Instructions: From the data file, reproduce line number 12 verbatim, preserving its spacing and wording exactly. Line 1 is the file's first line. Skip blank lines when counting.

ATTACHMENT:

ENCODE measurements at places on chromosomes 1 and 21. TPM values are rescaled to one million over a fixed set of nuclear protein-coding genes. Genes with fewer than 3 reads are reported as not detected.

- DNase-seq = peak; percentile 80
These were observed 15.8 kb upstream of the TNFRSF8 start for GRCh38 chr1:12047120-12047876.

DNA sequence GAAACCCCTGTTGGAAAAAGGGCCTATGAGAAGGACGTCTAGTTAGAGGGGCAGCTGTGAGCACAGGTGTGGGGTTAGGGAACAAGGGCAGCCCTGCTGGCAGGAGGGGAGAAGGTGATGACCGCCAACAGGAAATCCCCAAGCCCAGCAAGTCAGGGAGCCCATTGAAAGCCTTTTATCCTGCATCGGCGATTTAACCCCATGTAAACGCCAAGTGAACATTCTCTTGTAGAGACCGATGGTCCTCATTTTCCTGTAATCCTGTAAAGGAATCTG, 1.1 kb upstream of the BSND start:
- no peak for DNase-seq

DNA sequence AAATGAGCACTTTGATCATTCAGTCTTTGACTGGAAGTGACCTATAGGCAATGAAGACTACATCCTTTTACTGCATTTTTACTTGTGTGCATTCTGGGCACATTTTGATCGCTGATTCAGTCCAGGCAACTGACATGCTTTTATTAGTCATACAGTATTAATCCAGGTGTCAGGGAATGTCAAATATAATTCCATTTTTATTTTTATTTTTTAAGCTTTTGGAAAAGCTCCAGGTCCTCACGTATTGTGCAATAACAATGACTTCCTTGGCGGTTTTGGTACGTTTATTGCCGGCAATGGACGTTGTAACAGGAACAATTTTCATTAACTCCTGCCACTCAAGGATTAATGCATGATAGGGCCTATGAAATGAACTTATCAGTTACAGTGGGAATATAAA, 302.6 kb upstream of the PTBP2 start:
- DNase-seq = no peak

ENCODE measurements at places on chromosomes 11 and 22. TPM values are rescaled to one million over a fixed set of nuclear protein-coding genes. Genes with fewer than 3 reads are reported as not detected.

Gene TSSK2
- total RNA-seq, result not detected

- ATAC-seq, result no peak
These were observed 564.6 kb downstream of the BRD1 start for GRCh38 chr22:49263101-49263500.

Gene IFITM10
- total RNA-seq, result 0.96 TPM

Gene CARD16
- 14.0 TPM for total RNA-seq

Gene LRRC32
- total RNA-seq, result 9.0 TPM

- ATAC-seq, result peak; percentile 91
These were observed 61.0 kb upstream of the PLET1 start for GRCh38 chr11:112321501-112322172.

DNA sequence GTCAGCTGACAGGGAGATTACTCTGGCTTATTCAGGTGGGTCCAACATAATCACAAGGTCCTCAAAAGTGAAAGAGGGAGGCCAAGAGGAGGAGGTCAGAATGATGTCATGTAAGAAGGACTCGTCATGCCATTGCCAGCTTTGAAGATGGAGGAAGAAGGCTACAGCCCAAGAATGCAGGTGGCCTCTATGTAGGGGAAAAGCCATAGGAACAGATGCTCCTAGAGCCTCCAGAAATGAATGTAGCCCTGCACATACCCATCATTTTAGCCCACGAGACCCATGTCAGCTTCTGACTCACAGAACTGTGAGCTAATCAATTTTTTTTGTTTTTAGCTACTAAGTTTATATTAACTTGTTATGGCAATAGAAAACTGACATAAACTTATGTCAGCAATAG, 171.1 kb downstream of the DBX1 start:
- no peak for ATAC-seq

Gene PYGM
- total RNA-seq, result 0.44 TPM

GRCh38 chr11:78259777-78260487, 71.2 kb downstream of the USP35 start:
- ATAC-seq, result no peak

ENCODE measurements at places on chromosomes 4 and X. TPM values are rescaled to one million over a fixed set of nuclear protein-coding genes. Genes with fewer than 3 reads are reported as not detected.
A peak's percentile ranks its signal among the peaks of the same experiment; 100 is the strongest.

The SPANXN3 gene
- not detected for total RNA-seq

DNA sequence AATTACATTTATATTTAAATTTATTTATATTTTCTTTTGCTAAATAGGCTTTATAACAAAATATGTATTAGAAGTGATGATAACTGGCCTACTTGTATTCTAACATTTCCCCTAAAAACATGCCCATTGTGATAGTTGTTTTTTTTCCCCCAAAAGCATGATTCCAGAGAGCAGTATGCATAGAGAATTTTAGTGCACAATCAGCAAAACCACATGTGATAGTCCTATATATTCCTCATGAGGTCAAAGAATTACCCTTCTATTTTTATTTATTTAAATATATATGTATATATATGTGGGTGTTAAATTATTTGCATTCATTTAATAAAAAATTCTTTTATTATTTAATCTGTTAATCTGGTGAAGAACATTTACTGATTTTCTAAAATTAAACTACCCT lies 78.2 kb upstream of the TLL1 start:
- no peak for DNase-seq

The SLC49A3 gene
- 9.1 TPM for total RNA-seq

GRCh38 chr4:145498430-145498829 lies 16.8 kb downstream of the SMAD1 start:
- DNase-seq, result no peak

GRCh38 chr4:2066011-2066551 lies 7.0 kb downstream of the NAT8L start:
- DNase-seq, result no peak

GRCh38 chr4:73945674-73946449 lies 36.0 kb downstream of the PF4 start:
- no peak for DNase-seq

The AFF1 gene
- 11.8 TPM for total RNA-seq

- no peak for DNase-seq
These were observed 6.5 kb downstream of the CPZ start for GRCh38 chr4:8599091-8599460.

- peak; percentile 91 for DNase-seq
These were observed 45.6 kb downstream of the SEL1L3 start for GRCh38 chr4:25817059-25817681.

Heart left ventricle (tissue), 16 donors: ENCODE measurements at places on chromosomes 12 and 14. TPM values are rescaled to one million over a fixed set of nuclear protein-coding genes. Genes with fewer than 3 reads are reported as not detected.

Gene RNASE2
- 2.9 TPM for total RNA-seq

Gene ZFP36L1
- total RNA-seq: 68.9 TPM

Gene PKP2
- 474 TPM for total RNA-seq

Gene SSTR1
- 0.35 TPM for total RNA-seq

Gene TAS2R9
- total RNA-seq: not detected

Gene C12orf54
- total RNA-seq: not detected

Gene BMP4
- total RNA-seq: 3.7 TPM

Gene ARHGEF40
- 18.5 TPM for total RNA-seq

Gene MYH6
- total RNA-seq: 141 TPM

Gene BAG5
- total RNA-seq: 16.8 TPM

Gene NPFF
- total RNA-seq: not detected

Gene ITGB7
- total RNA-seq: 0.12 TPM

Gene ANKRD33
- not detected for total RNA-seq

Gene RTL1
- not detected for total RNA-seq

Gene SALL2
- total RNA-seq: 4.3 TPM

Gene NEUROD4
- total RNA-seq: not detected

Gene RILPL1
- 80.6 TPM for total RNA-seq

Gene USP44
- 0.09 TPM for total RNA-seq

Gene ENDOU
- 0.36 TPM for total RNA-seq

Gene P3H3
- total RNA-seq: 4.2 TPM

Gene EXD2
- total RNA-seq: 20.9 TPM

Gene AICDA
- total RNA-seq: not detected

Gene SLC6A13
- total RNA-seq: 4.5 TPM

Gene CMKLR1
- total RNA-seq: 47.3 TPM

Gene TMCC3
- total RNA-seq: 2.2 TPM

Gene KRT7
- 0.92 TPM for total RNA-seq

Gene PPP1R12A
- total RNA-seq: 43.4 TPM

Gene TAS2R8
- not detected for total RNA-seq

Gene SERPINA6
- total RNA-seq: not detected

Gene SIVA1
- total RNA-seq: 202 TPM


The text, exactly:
These were observed 564.6 kb downstream of the BRD1 start for GRCh38 chr22:49263101-49263500.